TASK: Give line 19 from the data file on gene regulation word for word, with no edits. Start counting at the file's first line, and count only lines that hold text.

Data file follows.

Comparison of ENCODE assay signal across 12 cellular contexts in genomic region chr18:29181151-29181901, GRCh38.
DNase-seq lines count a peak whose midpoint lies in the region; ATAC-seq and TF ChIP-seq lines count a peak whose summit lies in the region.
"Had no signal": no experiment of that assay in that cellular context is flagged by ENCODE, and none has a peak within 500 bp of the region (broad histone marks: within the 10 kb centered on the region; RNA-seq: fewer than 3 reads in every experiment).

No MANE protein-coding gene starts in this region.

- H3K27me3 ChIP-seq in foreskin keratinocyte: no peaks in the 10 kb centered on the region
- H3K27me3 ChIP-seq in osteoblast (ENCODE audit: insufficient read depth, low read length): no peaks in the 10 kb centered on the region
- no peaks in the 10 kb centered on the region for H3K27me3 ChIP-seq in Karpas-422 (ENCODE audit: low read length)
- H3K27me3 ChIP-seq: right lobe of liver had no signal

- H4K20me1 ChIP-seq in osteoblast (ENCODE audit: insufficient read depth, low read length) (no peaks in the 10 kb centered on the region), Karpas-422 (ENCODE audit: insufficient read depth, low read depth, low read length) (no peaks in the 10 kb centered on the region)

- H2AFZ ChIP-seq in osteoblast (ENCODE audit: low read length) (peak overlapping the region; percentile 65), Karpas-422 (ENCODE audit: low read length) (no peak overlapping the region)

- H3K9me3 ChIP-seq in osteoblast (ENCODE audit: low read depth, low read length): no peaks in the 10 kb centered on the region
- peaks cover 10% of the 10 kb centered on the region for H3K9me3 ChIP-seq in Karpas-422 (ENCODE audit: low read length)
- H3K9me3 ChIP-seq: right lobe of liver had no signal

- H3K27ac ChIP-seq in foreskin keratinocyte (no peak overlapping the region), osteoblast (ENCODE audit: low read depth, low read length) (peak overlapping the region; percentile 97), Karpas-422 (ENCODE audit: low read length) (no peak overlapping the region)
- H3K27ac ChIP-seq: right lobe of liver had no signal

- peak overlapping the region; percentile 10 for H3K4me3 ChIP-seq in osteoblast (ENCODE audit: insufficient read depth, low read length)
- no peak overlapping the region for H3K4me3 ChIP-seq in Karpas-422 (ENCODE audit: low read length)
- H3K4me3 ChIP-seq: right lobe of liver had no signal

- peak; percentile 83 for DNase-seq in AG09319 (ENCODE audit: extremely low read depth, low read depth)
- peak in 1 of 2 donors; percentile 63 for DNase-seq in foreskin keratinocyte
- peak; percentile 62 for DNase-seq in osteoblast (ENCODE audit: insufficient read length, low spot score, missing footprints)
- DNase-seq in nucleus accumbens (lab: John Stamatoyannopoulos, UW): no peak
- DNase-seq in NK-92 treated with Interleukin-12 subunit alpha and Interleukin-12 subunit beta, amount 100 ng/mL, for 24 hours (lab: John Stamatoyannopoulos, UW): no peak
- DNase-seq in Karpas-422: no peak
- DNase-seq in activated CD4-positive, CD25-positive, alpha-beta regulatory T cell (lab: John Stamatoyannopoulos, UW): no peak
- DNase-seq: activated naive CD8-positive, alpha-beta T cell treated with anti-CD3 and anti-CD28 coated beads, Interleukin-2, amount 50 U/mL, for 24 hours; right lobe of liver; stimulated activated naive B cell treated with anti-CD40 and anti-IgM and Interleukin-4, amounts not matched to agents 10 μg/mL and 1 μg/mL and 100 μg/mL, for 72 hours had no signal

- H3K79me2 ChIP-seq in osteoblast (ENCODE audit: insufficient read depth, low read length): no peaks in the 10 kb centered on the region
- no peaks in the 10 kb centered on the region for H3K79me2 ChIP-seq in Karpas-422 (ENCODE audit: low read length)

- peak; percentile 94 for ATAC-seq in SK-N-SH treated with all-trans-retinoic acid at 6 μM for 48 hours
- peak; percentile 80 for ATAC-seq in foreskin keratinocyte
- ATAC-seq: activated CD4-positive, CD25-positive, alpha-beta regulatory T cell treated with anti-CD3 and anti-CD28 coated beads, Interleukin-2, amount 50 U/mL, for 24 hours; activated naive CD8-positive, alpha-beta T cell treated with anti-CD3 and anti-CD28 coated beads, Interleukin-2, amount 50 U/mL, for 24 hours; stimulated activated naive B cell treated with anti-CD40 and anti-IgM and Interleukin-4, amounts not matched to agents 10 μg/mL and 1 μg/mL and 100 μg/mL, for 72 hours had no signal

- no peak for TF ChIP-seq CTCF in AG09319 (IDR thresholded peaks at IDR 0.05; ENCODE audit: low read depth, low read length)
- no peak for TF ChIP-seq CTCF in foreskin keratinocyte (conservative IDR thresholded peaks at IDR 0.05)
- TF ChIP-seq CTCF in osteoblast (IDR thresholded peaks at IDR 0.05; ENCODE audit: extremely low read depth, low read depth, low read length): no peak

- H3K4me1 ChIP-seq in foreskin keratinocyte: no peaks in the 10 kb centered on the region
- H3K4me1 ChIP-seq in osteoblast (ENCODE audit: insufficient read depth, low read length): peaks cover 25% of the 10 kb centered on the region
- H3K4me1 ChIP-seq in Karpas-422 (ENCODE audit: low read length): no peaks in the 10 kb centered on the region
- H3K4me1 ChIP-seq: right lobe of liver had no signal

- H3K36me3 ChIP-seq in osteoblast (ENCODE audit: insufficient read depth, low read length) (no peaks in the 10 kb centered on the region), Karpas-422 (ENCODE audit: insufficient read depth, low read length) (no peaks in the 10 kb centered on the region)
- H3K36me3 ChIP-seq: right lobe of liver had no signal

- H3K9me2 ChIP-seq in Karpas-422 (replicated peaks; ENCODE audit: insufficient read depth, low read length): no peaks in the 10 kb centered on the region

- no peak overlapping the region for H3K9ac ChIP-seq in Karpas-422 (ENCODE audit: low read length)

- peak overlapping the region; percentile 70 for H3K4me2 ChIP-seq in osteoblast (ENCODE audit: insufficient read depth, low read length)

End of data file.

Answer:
- peak; percentile 83 for DNase-seq in AG09319 (ENCODE audit: extremely low read depth, low read depth)